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length, and about two or three in breadth, streaming upwards from the horizon at an angle of about 30 or 35 degrees. No nucleus was visible; and so attenuated was the texture of the tail, that stars of the fifth magnitude were distinctly seen through it. It appears, however, that a stellar nucleus of about the sixth magnitude was detected at Nice on the 14th, and was subsequently seen at Paris.

Celestial appearances of this erratic character, frequently strike us with greater wonder and admiration than those which move with such accuracy that we are able to predict their position at any given point of space within a second of time. We are too apt to regard this regularity as the result of a certain necessity imposed upon the stupendous machinery of the universe at the beginning, and requiring at present little or no oversight by its Great Framer. But when we conceive of a luminous body, the train of which literally draws the third part of heaven, as that of the great red dragon of the apocalypse is said to have done figuratively, we are overwhelmed with gratitude to Him who leads it not only harmlessly but beneficially through the mazes of our own solar system, not suffering it in the slightest measure to derange the position or the functions even of the satellites that wait upon its several planets.

The tail of the great comet of 1680 was found by Newton to be no less than sixty millions of miles in length; and that of the

ble, is computed to be nearly as long. It is farther presumed to travel at the rate of 104 French leagues in a second of time! Happy, thrice happy, then is the Christian who feels that the same Omnipotence which is guaranteed to guide this splendid meteor through the heavens, is put forth to secure his own salvation ; and has laid help upon the man that is his fellow—the Mighty God, the Everlasting Saviour, the Prince of Peace!

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SERVE GOD IN YOUTH. “God is not so penurious of friends as to hold himself and his kingdom saleable for the refuse and reversions of their lives, who have sacrificed the principal thereof to his enemies and their own brutish lust; thus only ceasing to offend when the ability of offending is taken from them.

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THE POOR PARSON'S* TESTAMENT.

I REMEMBER well how I once enjoyed a hearty laugh at an honest countryman's description of London, after his return from a short visit to the great metropolis. “For his part," said he, "he'd rather stay at hoam : it wor' such a wilderness of a place.” And so it is; strange as the epithet may appear to those who have only seen it in prospective, and know little or nothing of the emptiness of its attractions. So at least I think very often, as I hurry through its dingy streets with my mind dwelling on the dull routine of business, and my ears deafened by the multitudinous hum of this great Babel. Now and then, to be sure, I step aside to pore over the treasures of some old book-stall, and enjoy, in the midst of all the hubbub, a minute's converse with the good or great of other ages; or if press of business prevent even this solace, I light perhaps on some incident or passage that strikes a pleasant note within my heart, whose sweet cadence continues audible throughout the greater part of my otherwise monotonous pilgrimage. It was my good fortune not long since in loitering about one of these tables in the wilderness, to light upon an old volume, labelled on its parchment binding, in a fine round Italian hand - Novum Testamentum Græcum. It was a thick, small octavo, evidently of some antiquity; and curious to know the reason of its unusual bulk, I opened the book, and found it interleaved, and illustrated by a considerable number of manuscript notes. I turned to the beginning, but the title-page was gone, and I had no other guide than the character of the writing to fix the period it belonged to. There was something venerable and delightful in the very look of the cream-colored paper itself. It was, nevertheless, of so stout and rough a fabric, that the firm old quill which had inscribed it, told with good effect, albeit the ink was often of a nut-brown dye, and the letters none of the most legible. chased it, and it now lies before me, the record of an unostentatious and silent passage in some good man's life; a witness to the beautiful simplicity and singleness of heart which stimulated,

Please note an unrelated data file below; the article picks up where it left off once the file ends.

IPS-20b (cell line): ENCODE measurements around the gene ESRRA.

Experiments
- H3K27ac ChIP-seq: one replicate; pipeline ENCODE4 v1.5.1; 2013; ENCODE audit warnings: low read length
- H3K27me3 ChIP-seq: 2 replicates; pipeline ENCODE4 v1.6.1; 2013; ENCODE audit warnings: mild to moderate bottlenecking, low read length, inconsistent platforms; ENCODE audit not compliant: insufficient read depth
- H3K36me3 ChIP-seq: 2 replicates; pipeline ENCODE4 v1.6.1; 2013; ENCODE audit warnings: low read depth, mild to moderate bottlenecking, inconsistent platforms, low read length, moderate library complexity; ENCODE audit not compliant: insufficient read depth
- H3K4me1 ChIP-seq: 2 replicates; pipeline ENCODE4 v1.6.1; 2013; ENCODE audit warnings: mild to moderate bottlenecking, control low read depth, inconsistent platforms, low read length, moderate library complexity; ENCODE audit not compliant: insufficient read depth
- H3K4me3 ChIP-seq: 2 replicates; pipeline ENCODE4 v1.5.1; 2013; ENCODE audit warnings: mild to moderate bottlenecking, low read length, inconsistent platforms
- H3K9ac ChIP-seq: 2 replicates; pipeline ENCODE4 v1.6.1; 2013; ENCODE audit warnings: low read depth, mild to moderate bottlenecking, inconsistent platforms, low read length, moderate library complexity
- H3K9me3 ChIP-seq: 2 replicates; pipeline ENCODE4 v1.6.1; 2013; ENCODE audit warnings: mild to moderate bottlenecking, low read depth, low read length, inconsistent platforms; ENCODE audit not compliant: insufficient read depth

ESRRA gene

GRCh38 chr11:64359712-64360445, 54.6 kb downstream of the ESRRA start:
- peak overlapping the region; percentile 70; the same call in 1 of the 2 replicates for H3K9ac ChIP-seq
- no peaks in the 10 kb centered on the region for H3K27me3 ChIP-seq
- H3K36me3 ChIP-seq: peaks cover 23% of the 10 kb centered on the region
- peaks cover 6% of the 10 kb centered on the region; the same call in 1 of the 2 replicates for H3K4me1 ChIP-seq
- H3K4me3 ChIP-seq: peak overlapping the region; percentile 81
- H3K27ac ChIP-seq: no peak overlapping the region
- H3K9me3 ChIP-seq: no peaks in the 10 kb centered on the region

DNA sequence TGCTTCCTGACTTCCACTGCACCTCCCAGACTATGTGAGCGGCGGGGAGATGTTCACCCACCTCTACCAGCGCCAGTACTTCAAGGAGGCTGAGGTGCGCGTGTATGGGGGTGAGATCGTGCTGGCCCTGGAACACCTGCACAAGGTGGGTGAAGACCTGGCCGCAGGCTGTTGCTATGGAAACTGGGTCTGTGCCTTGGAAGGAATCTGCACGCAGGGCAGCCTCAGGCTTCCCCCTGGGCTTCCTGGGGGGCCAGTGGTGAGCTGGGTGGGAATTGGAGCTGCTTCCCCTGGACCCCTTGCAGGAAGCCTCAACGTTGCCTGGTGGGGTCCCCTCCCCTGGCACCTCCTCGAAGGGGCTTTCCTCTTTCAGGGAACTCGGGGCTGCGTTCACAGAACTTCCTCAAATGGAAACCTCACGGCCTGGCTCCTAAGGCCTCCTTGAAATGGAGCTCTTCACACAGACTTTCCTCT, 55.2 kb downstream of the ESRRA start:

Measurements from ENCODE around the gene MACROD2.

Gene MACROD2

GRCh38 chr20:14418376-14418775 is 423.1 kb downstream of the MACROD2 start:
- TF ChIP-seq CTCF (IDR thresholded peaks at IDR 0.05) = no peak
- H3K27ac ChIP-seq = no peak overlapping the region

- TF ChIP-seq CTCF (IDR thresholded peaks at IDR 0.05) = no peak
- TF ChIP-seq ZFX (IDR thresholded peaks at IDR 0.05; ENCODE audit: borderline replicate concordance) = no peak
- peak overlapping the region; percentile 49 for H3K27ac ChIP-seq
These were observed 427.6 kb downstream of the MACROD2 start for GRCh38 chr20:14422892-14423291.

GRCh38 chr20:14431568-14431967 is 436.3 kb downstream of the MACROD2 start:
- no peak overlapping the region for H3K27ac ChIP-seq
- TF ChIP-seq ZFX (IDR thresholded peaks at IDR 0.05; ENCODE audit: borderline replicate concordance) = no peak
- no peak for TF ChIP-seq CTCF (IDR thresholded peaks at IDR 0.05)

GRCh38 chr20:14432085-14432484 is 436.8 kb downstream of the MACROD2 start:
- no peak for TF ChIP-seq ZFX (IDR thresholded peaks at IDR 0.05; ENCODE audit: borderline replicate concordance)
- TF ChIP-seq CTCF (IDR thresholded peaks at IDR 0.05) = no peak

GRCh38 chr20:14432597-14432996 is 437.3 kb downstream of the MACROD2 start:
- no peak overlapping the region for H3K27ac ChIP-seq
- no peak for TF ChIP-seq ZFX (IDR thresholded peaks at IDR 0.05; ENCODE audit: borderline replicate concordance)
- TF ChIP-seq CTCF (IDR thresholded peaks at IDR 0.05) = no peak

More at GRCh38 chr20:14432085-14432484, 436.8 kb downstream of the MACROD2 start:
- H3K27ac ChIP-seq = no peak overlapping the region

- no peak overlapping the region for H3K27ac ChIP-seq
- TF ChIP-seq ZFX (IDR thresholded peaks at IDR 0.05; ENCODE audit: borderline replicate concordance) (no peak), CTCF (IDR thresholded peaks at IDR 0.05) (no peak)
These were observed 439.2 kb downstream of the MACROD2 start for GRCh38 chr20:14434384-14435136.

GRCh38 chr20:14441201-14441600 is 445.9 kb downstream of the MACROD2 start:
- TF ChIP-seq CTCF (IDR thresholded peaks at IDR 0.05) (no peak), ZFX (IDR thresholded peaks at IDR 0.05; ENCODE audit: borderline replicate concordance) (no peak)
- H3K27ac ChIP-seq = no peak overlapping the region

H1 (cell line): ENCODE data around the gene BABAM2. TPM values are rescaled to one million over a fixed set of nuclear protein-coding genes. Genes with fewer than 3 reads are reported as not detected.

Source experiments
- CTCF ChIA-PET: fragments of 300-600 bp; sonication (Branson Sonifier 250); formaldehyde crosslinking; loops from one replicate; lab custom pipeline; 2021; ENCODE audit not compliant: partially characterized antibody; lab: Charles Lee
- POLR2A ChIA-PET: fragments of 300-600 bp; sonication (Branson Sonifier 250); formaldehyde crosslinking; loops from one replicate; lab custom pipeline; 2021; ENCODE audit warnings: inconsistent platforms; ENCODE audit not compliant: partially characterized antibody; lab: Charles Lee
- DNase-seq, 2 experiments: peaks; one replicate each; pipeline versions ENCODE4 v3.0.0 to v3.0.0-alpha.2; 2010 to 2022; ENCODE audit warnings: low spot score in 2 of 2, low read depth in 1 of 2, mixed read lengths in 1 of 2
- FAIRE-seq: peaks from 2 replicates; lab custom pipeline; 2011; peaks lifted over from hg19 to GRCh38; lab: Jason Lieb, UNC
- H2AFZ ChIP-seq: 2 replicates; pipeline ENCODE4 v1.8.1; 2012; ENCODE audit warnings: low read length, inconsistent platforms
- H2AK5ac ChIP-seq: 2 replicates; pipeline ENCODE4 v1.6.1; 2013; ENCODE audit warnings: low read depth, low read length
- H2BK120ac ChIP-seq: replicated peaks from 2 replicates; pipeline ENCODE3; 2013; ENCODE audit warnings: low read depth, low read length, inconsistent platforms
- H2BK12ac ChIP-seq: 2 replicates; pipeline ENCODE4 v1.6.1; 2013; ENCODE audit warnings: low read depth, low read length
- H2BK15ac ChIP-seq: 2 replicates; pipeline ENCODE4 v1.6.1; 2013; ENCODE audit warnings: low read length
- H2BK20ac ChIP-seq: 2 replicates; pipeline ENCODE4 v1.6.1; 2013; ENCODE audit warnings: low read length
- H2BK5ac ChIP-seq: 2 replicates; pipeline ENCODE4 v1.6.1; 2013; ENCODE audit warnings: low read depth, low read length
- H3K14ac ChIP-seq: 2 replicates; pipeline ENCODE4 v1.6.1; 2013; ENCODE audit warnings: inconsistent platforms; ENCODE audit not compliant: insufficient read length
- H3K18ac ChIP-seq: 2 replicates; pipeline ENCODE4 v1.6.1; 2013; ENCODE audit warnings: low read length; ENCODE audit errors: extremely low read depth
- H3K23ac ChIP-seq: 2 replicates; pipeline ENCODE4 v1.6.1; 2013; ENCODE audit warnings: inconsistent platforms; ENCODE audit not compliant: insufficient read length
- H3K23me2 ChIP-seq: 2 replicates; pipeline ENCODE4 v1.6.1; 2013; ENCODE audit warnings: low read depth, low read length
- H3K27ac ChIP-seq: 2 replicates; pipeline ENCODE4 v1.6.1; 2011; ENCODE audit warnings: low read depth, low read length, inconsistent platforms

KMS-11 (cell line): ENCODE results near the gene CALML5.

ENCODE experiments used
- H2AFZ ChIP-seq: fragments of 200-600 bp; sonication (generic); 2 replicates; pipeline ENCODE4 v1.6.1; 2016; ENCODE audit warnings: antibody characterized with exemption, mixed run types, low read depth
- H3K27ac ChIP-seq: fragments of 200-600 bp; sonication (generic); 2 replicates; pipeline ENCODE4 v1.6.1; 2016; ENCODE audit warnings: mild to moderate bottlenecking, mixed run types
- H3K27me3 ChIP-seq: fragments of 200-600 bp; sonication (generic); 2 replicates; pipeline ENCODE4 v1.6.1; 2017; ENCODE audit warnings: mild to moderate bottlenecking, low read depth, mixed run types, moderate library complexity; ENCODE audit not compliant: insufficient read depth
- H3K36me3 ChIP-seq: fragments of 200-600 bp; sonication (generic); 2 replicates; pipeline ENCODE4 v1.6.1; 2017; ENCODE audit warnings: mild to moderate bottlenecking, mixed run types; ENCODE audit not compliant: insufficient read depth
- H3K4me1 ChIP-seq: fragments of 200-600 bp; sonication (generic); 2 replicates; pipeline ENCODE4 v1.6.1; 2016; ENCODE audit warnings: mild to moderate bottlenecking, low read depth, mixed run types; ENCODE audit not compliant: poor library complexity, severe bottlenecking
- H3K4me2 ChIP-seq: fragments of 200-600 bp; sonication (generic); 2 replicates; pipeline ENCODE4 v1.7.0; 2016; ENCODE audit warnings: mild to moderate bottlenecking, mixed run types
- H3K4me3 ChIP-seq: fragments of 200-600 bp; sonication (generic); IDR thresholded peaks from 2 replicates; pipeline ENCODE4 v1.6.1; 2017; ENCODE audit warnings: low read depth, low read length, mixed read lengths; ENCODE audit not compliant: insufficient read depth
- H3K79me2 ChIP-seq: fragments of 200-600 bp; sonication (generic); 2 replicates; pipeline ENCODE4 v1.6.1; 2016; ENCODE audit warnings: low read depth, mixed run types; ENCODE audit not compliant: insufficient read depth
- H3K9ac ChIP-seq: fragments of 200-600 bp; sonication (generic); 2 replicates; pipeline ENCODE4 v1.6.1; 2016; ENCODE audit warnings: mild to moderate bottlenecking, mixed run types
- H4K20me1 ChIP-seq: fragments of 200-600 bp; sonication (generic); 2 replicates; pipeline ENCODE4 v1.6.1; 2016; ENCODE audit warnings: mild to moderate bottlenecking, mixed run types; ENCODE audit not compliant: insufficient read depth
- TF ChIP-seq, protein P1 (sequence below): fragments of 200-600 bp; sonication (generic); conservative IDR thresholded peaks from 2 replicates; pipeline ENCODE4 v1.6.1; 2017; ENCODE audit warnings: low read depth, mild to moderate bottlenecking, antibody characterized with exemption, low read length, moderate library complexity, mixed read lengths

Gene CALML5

I purand directed, and sweetened the labors, the trials, and the happy experiences of some “poore persone" in by-gone days.

* This good old word, "parson," though now often used reproachfully, is in itself highly complimentary. The persone, or parson of other days, was either so called because he was the chief individual of his parish, or because he was an impersonation of the church itself.

Amidst the squalidness, and poverty, and noise, with which I was surrounded, I felt a summer-glow come over me, and a vision of fresh fields, and green trees, and singing birds, as the thought flashed across my mind that it had been the closet companion of some country curate more than a century ago; and before the heart-burnings, which disturb at present the peace Christ's church, had attained that fearful stature which they now

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assume.